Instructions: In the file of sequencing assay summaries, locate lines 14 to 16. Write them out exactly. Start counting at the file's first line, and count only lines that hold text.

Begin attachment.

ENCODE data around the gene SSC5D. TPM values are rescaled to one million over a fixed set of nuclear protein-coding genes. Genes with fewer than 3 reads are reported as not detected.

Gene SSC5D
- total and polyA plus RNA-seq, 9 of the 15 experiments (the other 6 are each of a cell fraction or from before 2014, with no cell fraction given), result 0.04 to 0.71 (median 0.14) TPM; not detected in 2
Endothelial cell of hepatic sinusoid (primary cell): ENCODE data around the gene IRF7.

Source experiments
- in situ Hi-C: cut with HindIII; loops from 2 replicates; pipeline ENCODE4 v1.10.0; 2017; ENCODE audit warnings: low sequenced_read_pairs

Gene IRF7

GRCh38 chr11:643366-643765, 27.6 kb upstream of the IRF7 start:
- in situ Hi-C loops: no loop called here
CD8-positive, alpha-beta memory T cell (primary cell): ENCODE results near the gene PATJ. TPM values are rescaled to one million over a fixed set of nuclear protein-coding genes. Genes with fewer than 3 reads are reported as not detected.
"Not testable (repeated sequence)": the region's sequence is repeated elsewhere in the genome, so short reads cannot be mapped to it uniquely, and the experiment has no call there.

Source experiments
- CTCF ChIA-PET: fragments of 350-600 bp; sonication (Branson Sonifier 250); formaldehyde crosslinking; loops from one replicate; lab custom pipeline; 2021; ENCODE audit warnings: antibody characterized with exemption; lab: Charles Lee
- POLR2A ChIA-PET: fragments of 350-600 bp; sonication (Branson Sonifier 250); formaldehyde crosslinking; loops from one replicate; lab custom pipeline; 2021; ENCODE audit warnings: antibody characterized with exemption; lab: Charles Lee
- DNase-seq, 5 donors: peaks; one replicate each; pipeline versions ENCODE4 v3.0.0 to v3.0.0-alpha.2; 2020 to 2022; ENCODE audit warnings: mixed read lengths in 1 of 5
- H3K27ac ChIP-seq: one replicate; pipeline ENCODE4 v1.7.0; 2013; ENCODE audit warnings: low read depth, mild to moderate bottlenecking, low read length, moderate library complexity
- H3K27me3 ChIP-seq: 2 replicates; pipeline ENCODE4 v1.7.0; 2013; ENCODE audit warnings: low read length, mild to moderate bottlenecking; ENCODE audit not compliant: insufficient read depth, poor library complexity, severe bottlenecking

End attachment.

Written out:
- POLR2A ChIA-PET: fragments of 350-600 bp; sonication (Branson Sonifier 250); formaldehyde crosslinking; loops from one replicate; lab custom pipeline; 2021; ENCODE audit warnings: antibody characterized with exemption; lab: Charles Lee
- DNase-seq, 5 donors: peaks; one replicate each; pipeline versions ENCODE4 v3.0.0 to v3.0.0-alpha.2; 2020 to 2022; ENCODE audit warnings: mixed read lengths in 1 of 5
- H3K27ac ChIP-seq: one replicate; pipeline ENCODE4 v1.7.0; 2013; ENCODE audit warnings: low read depth, mild to moderate bottlenecking, low read length, moderate library complexity